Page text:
Maxpedition Survival Tips: Cleaning & Bandaging a Wound with Thomas Coyne

Maxpedition Survival Tips: Cleaning & Bandaging a Wound with Thomas Coyne

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Sometimes the worst can occur and we can
slip and get ourselves. My name is Thomas Coyne, chief instructor
at Coyne Survival Schools and I’m going to teach you how to clean and bandage a
wound in the wilderness. It’s important that we clean, disinfect and bandage our
wounds properly in the field to prevent infection. Now the difference between
irrigating and rinsing is pressure. We may be in a situation when we don’t have
a lot of water to spare and irrigation will get the most gunk out and use the
least amount of water. So in my medical kits, I will take a sterile saline wound
wash that will blast all the bad stuff out. Now we don’t always have something
like that so in the wilderness we may have to improvise. You could do that with a
plastic bag, your camelback, or may be by poking a hole in a water bottle like
this… and you’ll see how little water we use to rinse it off. Though I’ve
irrigated the wound, I want to make sure I disinfect it. The dressing is what goes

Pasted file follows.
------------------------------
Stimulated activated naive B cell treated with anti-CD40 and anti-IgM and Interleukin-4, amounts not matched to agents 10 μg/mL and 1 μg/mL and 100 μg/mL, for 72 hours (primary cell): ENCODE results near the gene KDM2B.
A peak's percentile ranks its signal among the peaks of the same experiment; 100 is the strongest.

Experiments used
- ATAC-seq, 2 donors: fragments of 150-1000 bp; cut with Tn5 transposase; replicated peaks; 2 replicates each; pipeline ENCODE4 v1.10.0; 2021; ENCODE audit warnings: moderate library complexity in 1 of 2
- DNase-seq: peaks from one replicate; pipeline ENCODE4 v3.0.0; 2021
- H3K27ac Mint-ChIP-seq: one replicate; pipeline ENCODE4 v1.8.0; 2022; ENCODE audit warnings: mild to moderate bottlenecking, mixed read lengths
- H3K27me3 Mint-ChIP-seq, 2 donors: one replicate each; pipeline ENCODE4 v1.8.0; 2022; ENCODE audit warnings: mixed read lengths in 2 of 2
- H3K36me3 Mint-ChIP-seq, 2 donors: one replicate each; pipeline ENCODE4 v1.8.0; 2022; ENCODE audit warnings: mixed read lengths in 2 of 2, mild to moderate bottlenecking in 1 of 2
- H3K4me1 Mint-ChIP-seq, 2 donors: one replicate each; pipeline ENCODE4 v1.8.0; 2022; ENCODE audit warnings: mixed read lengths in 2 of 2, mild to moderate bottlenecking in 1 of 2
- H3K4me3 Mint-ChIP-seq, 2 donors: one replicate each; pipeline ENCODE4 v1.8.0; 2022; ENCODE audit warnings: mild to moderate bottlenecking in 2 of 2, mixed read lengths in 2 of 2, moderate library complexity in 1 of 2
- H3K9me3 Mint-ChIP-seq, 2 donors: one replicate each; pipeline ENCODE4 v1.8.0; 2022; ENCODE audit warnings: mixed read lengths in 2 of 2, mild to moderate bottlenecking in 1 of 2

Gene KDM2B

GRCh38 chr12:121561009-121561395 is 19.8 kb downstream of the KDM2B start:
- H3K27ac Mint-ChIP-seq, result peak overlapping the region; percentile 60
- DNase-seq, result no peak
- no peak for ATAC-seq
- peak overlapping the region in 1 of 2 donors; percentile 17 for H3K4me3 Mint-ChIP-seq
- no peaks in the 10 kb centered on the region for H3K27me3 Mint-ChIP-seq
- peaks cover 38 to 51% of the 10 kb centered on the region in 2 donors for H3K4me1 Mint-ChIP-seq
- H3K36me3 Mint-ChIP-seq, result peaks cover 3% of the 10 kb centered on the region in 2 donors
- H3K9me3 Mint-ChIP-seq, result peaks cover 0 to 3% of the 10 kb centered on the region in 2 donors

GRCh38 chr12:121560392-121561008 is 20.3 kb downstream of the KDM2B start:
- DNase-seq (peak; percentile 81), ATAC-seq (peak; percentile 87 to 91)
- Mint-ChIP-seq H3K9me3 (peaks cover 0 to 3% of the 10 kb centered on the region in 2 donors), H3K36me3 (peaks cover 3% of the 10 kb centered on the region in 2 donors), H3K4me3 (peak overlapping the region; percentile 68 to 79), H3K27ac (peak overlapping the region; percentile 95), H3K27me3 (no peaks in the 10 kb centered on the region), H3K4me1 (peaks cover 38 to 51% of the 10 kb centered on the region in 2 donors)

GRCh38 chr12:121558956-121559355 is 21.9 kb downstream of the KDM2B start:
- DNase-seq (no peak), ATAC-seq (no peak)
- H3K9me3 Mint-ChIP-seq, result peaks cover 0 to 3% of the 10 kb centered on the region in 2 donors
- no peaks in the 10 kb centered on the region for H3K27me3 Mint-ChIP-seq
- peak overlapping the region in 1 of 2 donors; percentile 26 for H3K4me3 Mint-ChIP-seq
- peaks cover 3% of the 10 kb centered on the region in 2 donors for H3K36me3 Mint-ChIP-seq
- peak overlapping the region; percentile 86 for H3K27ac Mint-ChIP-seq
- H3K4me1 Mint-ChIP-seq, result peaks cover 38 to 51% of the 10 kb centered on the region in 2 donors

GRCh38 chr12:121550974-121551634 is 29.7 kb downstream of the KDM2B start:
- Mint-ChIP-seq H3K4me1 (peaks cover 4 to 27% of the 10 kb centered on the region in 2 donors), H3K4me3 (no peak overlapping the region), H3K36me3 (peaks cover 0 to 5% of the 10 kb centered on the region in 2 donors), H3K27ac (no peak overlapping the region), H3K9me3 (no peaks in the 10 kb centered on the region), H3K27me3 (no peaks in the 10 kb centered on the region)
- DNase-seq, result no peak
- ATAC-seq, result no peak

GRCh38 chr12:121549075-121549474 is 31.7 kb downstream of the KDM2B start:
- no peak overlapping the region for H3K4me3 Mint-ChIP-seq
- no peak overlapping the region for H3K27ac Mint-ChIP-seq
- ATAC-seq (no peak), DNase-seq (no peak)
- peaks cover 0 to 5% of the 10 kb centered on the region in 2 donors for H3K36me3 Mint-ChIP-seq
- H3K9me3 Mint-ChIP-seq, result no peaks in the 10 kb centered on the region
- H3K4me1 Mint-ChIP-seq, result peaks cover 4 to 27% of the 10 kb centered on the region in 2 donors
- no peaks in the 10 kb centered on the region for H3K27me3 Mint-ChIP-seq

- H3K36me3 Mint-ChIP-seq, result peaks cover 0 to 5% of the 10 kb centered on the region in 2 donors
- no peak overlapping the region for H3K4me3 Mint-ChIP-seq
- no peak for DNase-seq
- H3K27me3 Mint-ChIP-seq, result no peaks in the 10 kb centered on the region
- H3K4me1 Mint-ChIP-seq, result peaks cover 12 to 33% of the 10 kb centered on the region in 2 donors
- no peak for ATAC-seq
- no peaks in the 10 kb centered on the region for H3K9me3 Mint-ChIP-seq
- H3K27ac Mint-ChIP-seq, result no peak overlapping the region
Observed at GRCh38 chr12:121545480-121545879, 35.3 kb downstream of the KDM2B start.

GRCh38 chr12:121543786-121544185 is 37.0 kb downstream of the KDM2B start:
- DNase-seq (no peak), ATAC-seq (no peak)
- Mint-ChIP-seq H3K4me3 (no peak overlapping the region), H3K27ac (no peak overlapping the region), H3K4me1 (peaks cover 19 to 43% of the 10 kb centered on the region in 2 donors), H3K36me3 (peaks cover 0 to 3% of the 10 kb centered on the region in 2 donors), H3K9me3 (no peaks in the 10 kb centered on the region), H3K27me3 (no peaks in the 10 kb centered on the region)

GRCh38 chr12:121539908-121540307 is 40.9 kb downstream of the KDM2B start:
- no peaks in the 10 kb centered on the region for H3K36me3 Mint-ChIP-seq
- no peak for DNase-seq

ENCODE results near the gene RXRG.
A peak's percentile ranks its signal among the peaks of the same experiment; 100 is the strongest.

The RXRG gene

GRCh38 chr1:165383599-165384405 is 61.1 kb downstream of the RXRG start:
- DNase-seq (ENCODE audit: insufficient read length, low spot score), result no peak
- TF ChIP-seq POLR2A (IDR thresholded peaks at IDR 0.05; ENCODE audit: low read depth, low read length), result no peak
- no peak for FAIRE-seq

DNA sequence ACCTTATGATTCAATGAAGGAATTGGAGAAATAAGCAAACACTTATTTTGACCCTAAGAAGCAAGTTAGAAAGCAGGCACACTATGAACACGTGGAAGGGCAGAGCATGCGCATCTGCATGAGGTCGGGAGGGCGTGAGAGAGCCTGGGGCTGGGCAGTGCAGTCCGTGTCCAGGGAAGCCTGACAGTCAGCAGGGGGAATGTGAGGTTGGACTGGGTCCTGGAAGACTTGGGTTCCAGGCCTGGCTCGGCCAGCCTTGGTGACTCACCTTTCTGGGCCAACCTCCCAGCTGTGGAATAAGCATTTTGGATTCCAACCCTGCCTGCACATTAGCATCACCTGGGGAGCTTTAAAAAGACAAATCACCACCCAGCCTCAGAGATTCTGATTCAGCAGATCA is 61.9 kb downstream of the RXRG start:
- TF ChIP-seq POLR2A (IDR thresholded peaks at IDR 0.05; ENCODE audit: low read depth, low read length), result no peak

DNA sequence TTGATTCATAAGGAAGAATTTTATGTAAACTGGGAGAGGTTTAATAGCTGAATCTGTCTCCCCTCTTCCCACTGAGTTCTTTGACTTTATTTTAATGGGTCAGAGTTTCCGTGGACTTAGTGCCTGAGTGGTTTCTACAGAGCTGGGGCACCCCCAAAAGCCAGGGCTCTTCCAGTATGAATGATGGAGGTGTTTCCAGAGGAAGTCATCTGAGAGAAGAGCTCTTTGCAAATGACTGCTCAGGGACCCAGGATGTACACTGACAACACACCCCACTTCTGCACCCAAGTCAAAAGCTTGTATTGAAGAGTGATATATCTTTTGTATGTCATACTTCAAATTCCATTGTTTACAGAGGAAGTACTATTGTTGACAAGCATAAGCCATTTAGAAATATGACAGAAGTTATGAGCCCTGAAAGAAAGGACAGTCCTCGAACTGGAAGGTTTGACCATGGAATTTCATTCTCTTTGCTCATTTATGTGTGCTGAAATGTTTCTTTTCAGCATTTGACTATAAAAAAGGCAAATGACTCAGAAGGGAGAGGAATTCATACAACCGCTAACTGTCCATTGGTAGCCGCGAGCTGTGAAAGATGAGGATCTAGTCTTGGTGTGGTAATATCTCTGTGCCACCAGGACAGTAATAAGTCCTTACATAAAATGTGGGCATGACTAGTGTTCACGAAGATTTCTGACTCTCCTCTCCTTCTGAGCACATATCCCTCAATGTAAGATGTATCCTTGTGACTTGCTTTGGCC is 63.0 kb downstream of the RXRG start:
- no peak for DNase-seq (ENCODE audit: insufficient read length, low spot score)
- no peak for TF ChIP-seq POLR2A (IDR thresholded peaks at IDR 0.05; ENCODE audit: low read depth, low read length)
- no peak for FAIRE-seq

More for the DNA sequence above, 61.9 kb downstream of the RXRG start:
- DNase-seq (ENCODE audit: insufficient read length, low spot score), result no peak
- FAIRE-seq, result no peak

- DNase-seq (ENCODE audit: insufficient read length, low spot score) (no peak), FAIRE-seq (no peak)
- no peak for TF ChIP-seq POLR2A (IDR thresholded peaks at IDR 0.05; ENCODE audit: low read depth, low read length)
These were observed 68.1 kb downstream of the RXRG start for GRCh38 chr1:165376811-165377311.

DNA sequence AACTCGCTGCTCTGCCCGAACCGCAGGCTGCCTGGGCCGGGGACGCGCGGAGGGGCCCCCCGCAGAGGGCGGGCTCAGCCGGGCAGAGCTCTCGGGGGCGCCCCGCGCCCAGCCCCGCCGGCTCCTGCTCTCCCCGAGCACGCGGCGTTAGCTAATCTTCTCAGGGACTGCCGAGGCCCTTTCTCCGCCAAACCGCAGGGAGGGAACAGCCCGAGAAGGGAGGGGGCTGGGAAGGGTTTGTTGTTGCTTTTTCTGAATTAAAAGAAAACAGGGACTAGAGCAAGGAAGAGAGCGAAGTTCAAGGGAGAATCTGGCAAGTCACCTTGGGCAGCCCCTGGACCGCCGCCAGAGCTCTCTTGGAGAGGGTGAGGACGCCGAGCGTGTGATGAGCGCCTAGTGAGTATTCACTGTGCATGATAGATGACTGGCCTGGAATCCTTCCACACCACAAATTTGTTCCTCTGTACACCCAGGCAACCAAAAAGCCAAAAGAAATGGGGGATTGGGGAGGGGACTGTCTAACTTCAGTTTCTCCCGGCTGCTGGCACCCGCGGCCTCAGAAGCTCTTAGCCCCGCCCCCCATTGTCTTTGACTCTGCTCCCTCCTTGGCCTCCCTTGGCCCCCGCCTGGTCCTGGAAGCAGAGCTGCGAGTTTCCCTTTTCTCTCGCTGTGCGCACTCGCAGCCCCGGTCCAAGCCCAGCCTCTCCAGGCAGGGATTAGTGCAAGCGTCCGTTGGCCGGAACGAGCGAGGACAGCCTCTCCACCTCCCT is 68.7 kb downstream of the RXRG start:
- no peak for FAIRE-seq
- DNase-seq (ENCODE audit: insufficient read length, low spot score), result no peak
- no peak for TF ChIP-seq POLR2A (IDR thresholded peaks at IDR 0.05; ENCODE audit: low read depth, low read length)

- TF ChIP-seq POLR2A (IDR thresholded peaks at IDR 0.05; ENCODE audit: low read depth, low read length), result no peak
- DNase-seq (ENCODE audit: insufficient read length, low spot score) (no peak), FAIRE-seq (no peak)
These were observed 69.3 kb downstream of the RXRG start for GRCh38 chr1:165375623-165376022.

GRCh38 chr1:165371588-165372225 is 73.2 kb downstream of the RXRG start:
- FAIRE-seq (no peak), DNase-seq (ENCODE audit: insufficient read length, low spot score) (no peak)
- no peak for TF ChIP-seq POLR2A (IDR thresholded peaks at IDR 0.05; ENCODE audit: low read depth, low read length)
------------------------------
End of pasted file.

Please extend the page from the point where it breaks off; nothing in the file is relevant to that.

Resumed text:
directly on the wound and we always want to use a sterile dressing when possible.
The bandage is what secures it to the wound. And since I’m doing this alone
I’ll have to manage this part a little bit. Fold that back over and get it
secured. Now I want to wrap this tight until I feel pressure from that thick
dressing. If I feel as though I need more pressure I can apply a twist directly
over the wound site and lock that down like so. Now I don’t have to use this
whole roll of gauze. I can cut it and save it for anything that may happen
later or you can lay it over top and tape it down. Now I always use a
waterproof tape. In wilderness dressings, I go heavy. I want each piece to be
several inches long. I don’t want them in small little tabs of tape. We never use a
single piece of tape to go around the entire circumference of the hand or of a
limb. Okay. Because they could swell up and we don’t want to
restrict blood flow improperly. I now have a safe and secure bandage where I
can feel pinpoint pressure on the wound so if I begin to articulate the hand and
manipulate my gear, have to work with the shelter, anything like that, make a fire,
it doesn’t rebleed and open back up. Thank you for watching and we have a lot
more tips coming.

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